A situation I’m sure we all know. We want to upload a file or stream a video and the Internet is simply too slow again. Especially during the home office phase, the drop in network speed was clearly noticeable. But what we know today in terms of Internet speeds will soon be a thing of the past. Researchers at the universities of Monash, Swinburne and RMIT have now reached a speed that makes 100 Mbit/s or 200 Mbit/s seem extremely slow.
In a new research paper, the researchers have now described how they managed to establish an Internet connection that reached speeds of 44.2 Tb/s (terabits per second).
However, they did not use any special lines or networks for this, but used standard optical fibres both in the research laboratory and in Melbourne. To achieve these speeds, researchers in Australia used so-called “soliton crystal micro-combs”, i.e. optical frequency combs generated by integrated micro-cavity resonators. In an interview with The Verge the researchers said
“What our research demonstrates is the ability for fibers that we already have in the ground, thanks to the NBN project, to be the backbone of communications networks now and in the future. We’ve developed something that is scalable to meet future needs,” – Bill Corcoran, Monash University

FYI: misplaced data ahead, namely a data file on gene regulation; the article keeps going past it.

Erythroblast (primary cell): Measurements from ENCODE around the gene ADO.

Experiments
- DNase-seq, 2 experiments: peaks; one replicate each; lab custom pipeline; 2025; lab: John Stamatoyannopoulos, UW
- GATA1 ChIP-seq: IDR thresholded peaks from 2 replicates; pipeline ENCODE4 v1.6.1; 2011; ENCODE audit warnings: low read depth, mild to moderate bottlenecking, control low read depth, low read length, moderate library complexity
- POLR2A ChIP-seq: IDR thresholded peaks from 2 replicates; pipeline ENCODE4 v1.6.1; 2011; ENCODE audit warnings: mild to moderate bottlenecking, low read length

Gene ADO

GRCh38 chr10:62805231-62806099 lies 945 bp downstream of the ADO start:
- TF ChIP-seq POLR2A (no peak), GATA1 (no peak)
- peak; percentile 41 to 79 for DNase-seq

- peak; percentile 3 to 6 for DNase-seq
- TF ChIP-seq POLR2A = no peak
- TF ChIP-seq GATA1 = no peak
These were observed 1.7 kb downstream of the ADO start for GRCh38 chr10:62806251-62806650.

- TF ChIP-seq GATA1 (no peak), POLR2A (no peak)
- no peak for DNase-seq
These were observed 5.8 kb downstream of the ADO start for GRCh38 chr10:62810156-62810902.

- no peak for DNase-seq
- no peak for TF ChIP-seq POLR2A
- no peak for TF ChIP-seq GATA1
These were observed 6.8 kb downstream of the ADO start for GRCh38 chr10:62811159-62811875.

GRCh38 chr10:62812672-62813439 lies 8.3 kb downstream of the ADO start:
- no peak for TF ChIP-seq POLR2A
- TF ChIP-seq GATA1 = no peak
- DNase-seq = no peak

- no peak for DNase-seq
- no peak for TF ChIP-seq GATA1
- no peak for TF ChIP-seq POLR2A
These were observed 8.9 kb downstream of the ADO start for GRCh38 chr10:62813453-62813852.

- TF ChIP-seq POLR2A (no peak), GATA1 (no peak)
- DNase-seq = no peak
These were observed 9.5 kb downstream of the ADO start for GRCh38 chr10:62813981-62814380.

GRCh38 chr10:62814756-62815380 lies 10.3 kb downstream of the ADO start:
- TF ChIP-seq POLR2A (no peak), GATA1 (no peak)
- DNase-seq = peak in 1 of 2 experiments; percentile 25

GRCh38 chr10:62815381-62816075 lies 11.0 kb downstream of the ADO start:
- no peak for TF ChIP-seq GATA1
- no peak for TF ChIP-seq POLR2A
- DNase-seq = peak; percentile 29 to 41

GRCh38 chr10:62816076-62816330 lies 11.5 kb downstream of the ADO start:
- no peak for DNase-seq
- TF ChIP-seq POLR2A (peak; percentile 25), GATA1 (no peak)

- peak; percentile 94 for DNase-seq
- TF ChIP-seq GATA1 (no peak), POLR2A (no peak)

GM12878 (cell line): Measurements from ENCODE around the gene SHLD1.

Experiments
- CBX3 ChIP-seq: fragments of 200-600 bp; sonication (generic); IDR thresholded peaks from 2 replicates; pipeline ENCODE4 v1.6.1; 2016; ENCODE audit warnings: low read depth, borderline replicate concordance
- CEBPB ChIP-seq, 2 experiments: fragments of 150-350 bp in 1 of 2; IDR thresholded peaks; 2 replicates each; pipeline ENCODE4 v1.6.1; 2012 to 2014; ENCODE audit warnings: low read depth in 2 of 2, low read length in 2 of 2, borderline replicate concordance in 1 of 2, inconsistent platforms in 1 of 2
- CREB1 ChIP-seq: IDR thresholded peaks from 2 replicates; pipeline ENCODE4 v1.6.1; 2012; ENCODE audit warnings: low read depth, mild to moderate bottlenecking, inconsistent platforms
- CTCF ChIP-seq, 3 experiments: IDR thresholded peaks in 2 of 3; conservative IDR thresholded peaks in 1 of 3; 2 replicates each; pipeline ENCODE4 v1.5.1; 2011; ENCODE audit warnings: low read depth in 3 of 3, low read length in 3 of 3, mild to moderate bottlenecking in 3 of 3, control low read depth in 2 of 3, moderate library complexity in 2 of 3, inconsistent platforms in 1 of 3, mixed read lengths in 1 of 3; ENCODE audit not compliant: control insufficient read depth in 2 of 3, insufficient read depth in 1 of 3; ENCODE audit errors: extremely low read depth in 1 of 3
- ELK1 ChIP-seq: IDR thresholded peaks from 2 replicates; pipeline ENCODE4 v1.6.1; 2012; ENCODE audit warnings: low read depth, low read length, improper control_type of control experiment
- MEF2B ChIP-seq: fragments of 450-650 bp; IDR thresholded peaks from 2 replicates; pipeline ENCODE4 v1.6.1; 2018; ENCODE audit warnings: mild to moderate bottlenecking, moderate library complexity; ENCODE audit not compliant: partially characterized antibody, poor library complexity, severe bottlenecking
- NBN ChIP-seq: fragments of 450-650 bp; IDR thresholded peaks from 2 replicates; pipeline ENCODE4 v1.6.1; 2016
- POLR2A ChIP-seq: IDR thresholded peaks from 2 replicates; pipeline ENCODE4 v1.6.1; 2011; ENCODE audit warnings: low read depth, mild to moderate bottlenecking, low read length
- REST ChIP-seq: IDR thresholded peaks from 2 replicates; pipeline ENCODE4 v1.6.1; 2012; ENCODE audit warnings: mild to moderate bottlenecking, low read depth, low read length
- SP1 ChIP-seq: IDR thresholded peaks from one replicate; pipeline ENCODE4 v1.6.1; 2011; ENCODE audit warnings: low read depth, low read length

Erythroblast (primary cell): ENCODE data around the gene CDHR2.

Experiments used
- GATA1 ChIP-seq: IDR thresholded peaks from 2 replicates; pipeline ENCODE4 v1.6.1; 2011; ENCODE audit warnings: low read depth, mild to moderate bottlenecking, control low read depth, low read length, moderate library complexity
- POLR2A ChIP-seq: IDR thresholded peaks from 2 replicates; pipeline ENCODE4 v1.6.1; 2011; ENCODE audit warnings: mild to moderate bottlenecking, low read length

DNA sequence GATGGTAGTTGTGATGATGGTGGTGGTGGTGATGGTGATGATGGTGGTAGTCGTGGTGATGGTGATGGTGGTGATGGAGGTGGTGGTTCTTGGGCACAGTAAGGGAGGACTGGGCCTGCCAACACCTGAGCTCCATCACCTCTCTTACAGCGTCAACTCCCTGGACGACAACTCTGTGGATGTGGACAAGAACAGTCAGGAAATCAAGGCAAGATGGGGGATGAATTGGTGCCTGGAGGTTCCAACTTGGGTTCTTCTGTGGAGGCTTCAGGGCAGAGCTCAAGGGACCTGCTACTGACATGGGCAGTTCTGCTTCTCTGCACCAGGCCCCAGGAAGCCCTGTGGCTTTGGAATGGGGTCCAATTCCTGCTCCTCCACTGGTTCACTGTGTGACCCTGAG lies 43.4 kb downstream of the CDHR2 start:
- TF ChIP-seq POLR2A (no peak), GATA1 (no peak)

Mashable has shown the following example to better represent the speed: 44.2 terabits per second corresponds to 5.525 terabytes per second. The Pornhub website announced in 2019 that they were hosting 11 petabytes of data, which is equivalent to 11,000 terabytes. At the now discovered Internet speed, it takes about 1991 seconds or 33.2 minutes to download the entire page.
It may still take some time before this Internet speed really reaches us, but in a few years the dream of a fast Internet can become reality.